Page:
How do you prepare for this year’s fire season? tune in friday with #PrepareAthon!

Leo Kay
U.S. Forest Service, Fire and Aviation Management
April 23rd, 2014 at 4:00PM

With yet another busy fire season around the corner, the U.S. Forest Service, CAL FIRE and the U.S. Fire Administration decided to take to social media and talk about America’s PrepareAthon!, which is a nationwide, community-based campaign for action to increase emergency preparedness and resilience through hazard-specific drills, group discussions and exercises conducted at the national level every fall and spring.  Wildfire experts will be ready to answer any questions that range from how to help protect your home from wildfire to what the wildfire season forecast looks like this year.

Drought conditions in the West, especially in California, combined with other factors portend a dangerous fire season that now could start at any time.  Last year, 34 wildland firefighters died in the line of duty as fire ravaged 4.1 million acres and destroyed more than 1,000 homes around the Nation. This year the U.S. Forest Service has more than 10,000 firefighters who stand ready as well as aircraft and engines deployed around the country.  Should that call be received, these firefighters and the tools that they use are ready to spring into action.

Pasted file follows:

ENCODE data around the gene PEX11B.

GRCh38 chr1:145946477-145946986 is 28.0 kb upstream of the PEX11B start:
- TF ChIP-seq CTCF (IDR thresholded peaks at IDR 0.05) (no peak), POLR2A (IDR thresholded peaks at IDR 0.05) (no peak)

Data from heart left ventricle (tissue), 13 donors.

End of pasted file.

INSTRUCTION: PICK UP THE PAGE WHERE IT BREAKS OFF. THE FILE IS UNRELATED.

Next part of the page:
Join U.S. Forest Service Fire Director Tom Harbour, a 45-year veteran of the Forest Service, CAL FIRE Chief Ken Pimlott and FEMA U.S. Fire Administration Fire Program Specialist Teresa Neal for a Twitter chat aimed to empower communities with the information needed to remain prepared for what might be a longer and more severe wildfire season in an era of changing climates.

Tune into Twitter @forestservice and follow #PrepareAthon on Friday, April 25 at 11am EDT (8am PST) to hear from experts in the field about how YOU can prepare your family and community if wildfire strikes.

And speaking of prevention, this year also marks another significant milestone in the wildland firefighting arena: Smokey Bear turns 70.  Given that 9 out of 10 fires in California are still caused by humans, it is clear that Smokey cannot afford to slow down in his golden years.